Crossing the project-to-product chasm

Most IT organizations have honed their ability to deliver projects when the scope and desired outcome are static, but struggle when priorities shift or are not clearly defined. Several leading IT organizations have turned to product-based IT to cut through this ambiguity and elevate their role from service provider to business partner.

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Common false starts

  • Assuming everything must be product-based. When shifting to a product-based operating model, there will still be some cases where traditional, project-based teams and waterfall delivery are appropriate. Large-scale ERP migrations, for example, may continue in a waterfall fashion, or your CFO may not be comfortable with a product team making changes to the general ledger platform every two weeks. Each application of product-based IT is a unique situation and should be assessed before force-fitting a new operating model.
  • Confusing product-based IT with Agile. Many organizations will be quick to claim victory or assume they are “already product-based” because they are executing in two-week sprints. In reality, a team could be sprinting every two weeks and producing outputs that do not drive targeted business outcomes. The spirit of product-based IT lies in the continuous engagement with the customer, using agile as a mechanism to pivot quickly to meet the ever-changing customer needs.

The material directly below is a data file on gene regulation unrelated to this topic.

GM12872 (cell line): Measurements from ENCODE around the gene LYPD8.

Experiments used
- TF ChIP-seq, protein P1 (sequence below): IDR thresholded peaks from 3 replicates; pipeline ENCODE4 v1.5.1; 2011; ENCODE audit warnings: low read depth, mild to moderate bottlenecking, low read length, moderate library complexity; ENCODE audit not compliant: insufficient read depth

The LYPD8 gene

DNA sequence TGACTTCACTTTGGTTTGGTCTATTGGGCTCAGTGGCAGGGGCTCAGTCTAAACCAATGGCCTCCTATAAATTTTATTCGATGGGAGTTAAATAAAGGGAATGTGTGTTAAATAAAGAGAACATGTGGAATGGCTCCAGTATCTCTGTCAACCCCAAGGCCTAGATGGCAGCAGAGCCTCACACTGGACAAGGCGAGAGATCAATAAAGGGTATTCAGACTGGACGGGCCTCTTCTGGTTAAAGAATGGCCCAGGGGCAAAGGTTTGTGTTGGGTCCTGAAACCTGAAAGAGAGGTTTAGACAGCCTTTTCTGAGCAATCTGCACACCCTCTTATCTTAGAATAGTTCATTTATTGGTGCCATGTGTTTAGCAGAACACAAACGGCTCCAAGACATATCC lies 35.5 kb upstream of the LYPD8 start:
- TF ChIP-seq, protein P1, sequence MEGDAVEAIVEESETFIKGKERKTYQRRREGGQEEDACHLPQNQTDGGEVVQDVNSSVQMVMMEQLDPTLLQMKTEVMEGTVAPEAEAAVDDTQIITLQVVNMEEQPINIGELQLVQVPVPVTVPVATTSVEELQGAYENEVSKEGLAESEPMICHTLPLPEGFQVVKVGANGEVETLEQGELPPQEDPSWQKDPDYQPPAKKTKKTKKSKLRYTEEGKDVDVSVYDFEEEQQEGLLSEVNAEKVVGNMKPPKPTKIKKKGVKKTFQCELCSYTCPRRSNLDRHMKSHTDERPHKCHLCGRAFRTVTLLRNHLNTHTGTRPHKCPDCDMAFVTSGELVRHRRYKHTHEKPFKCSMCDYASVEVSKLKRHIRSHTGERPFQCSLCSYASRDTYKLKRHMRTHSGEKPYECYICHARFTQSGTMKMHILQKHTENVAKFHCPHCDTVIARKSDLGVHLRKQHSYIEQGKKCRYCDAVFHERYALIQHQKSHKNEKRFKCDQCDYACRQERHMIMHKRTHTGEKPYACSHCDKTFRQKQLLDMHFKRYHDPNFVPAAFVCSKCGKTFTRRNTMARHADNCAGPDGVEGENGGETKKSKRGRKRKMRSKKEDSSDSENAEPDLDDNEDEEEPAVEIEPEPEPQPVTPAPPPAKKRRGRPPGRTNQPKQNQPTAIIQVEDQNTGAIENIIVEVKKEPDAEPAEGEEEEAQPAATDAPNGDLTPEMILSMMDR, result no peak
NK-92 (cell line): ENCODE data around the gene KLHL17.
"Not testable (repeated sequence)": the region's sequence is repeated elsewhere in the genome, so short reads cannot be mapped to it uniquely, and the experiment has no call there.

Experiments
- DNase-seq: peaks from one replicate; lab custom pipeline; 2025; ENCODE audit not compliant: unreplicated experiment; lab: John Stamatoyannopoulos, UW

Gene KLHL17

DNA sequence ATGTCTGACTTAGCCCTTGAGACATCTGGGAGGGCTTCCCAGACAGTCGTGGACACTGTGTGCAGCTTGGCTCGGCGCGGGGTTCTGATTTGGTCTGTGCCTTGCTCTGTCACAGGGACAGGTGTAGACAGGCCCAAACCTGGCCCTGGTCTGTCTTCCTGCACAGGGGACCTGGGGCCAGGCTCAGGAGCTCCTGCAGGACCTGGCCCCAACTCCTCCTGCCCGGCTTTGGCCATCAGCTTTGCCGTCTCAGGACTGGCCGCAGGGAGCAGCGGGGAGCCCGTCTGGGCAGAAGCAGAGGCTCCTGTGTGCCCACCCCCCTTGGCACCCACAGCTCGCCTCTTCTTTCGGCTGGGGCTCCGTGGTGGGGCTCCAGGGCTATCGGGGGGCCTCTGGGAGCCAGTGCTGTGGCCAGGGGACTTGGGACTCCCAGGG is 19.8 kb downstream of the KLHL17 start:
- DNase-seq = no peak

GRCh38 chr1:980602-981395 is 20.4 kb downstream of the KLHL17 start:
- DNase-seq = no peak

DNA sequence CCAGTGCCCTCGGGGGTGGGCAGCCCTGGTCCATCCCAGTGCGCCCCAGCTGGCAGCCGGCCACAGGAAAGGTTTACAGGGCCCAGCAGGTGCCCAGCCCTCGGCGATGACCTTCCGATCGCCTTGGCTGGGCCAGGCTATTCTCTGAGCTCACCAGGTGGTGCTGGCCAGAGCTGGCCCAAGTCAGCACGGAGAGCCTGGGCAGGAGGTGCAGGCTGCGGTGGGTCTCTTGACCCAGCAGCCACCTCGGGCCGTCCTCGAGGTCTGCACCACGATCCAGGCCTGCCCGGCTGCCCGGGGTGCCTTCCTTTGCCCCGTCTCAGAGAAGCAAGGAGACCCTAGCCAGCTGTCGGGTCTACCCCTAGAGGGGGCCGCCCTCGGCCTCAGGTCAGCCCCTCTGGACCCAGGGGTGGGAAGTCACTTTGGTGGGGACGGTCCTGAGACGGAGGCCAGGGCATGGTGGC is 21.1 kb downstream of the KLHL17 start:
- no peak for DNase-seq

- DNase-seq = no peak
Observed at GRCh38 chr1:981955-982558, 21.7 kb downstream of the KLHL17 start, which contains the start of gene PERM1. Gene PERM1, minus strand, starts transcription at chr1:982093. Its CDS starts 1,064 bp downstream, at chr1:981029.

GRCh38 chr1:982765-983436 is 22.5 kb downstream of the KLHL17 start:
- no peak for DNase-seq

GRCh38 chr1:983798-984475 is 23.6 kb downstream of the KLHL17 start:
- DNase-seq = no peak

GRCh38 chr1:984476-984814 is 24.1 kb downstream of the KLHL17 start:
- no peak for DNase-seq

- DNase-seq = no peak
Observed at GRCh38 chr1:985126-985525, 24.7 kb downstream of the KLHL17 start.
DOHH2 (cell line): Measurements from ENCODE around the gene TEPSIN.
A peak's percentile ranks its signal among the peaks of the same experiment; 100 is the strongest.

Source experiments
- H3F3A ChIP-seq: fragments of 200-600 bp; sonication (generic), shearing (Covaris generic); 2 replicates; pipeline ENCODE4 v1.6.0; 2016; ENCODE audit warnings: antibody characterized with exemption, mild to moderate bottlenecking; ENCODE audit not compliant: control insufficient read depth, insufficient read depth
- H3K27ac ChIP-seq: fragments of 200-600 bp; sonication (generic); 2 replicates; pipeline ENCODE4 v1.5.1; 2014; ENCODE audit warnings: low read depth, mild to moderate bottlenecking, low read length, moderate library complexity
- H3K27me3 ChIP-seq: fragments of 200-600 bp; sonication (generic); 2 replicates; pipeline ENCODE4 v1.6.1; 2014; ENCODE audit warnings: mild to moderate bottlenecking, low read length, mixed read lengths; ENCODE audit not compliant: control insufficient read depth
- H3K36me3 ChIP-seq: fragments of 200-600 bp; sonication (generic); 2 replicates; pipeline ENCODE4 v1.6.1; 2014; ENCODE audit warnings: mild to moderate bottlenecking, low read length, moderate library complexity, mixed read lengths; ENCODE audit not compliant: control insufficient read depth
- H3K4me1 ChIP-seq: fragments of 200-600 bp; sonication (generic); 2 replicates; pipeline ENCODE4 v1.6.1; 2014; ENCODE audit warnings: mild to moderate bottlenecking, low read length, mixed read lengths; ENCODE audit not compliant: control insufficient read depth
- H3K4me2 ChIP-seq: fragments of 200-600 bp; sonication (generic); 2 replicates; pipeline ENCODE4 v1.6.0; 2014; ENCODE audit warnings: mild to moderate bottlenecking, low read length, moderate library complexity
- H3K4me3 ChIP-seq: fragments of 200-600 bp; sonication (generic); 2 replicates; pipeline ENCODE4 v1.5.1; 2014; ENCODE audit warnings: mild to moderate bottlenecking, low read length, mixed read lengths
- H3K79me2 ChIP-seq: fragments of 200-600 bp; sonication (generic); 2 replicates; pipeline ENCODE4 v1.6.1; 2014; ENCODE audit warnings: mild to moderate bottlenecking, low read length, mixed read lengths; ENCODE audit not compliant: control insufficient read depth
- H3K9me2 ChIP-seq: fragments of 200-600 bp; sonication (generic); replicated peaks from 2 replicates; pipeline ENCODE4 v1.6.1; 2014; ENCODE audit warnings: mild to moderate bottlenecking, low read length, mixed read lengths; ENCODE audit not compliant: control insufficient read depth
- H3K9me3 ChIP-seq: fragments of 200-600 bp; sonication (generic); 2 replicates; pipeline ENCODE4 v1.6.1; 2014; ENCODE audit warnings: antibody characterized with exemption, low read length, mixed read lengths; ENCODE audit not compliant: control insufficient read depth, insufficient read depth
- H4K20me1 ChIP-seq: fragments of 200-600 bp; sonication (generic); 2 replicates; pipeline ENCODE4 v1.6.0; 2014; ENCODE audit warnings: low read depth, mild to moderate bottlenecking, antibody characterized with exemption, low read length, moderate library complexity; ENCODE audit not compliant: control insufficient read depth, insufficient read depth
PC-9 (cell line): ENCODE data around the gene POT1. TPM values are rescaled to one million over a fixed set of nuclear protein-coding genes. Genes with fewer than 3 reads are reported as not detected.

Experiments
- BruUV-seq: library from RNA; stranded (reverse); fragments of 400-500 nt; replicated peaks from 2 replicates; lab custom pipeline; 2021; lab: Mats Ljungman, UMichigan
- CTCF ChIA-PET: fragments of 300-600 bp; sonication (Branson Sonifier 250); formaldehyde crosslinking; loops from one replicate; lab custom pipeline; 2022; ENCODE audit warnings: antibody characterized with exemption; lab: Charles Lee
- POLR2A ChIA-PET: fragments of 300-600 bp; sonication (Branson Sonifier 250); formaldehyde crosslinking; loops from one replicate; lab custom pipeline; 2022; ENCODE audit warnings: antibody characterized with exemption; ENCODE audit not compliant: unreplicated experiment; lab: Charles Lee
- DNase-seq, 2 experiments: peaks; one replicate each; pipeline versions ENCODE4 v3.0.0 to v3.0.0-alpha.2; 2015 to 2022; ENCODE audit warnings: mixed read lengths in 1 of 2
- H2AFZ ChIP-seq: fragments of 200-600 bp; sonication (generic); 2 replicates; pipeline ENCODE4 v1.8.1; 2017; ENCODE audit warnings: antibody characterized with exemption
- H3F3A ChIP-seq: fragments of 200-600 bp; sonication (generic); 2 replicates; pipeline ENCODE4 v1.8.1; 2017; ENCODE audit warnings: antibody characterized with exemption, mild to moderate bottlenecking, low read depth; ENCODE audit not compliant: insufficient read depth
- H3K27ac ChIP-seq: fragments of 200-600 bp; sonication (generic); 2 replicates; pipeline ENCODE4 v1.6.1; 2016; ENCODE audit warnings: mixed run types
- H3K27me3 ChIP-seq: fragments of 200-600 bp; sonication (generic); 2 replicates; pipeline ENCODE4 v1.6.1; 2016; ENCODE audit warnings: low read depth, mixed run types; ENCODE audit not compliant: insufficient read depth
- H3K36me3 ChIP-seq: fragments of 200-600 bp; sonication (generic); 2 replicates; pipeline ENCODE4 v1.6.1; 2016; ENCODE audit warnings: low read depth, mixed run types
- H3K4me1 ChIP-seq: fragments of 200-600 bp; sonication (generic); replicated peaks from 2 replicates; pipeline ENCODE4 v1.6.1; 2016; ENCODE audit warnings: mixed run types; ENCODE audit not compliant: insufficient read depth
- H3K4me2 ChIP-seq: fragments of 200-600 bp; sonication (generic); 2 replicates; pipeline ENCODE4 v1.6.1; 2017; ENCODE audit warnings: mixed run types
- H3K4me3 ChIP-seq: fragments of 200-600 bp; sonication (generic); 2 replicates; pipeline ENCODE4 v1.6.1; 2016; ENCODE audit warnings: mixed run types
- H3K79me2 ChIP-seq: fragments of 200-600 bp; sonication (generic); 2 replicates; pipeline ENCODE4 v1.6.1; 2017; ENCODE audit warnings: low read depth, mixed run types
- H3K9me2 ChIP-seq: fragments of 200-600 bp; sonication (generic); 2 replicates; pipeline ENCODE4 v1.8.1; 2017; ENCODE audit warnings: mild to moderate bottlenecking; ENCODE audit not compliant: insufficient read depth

• Lacking product management muscles in IT. Challenges often emerge when IT starts increasing its role in setting product strategy and defining product roadmaps. Effective product managers have a pulse on external market forces and the competitive landscape. These are not skills that have traditionally lived in the IT organization. Cultivating new skills through a rigorous training program for product managers is often necessary to build brand permission with the business.

Not changing the lens on business conversations

IT often starts with feasibility and viability, approaching desirability only if the former two boxes are checked. Product managers need to start with desirability and build the ability to adapt their storyline based on the audience. Avoiding technical speak and endless strings of three letter acronyms will also go far in building this rapport.

Shifting to product-based IT is a major cultural and operational change. When done well, it can result in better relationships with customers and business partners, increased agility and improved business outcomes.

Copyright © 2020 IDG Communications, Inc.

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